• Cartilaginous endoskeleton.
  • Ventral mouth.
  • Gill slits without operculum.
  • Skin with placoid scales.
  • No air bladder. So, needs to swim to avoid sinking.
  • In males, pelvic fins bear claspers.
  • Internal fertilization. Many are viviparous.
  • Examples: Scoliodon (Dogfish), Pristis (Saw fish), Carcharodon (Great white shark), Trygon (Sting ray), Torpedo (Electric ray). 
Class Osteichthyes (Bony fishes)
  • Bony endoskeleton.
  • Terminal mouth.
  • 4 pairs of gills covered by operculum on each side.
  • Scales are Cycloid, ctenoid etc.
  • Air bladder for buoyancy.
  • External fertilisation. Mostly oviparous.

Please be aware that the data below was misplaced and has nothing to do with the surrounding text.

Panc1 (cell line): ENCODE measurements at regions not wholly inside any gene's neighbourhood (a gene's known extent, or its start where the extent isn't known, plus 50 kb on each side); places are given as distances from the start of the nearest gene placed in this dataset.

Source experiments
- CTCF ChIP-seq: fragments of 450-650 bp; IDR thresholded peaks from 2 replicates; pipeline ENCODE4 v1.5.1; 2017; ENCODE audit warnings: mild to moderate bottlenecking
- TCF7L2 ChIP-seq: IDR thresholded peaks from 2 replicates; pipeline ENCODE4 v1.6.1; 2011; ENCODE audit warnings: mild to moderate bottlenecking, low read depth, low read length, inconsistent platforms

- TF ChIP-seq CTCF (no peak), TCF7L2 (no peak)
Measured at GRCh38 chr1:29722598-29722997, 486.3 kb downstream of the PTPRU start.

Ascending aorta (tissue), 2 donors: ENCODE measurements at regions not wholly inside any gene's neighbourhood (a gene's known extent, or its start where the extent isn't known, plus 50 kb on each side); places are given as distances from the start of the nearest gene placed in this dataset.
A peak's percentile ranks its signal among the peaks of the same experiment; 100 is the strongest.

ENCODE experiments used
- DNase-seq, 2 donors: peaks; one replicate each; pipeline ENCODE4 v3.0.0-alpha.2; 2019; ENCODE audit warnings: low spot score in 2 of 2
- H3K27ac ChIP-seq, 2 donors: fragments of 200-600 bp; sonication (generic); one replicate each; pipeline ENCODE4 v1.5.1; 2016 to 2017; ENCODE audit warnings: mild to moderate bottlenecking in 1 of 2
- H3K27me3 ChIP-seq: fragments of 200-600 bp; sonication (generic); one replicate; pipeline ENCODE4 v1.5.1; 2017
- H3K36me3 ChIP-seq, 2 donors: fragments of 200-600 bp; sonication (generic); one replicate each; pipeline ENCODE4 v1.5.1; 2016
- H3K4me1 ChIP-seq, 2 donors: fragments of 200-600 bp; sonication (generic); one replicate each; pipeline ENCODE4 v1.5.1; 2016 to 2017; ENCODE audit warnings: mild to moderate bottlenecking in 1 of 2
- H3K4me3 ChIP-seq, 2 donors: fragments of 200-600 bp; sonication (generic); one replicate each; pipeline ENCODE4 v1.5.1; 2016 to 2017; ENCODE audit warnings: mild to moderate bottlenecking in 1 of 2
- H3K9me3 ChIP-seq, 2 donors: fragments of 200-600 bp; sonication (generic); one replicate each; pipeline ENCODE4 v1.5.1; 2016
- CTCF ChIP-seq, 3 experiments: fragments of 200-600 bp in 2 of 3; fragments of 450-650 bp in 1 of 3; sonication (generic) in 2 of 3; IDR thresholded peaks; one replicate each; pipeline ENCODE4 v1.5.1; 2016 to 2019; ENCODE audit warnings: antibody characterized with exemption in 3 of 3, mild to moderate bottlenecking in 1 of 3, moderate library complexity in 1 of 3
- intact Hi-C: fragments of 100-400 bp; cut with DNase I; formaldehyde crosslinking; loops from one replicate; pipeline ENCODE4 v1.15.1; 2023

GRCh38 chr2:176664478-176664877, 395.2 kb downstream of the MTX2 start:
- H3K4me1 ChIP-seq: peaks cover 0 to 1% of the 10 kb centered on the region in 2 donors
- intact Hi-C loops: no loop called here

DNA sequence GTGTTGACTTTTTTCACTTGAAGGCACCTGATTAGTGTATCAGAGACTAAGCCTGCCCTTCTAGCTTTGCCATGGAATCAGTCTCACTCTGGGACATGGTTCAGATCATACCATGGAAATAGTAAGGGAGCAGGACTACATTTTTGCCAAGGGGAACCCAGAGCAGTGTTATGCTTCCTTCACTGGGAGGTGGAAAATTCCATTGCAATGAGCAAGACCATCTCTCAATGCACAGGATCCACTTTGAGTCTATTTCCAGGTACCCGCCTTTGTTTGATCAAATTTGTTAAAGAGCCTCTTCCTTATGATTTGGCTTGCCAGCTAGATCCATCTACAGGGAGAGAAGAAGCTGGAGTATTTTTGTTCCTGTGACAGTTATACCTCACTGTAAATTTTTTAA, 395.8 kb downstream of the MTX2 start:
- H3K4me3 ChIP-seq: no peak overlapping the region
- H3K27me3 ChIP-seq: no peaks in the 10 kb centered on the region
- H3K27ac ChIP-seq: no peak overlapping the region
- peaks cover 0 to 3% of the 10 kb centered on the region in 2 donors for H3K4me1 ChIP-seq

• Marine: Exocoetus (flying fish), Hippocampus (seahorse) 
  • Fresh water: Labeo (Rohu), Catla (Katla), Clarias (Magur).
  • Aquarium: Betta (Fighting fish), Pterophyllum (Angel fish).


Class Amphibia
  • Live in aquatic & terrestrial habitats. 
  • Need water for breeding. 
  • Moist skin without scales. 
  • Cloaca.
  • Examples: Bufo, Rana, Hyla, Salamandra, Ichthyophis (Limbless amphibia).
Class Reptilia
  • Dry & cornified skin.
  • Epidermal scales or scutes.
  • Crawling locomotion.
  • Examples: Chelone, Testudo, Chameleon, Calotes, Crocodilus, Alligator, Hemidactylus, Naja, Bangarus, Vipera.
Class Aves (Birds)
  • Feathers, beak & wings.
  • Dry skin without glands except oil gland at tail base.
  • Hind limbs have scales.
  • Pneumatic bones. 
  • Digestive tract has crop & gizzard.
  • Examples: Corvus, Columba, Psittacula, Struthio.
Class Mammalia
  • Mammary glands. 
  • Skin with hair. 
  • Teeth different types. 
  • Viviparous.
  • Examples: Ornithorhynchus, Macropus, Pteropus, Camelus, Macaca, Rattus, Canis, Felis, Elephas, Equus.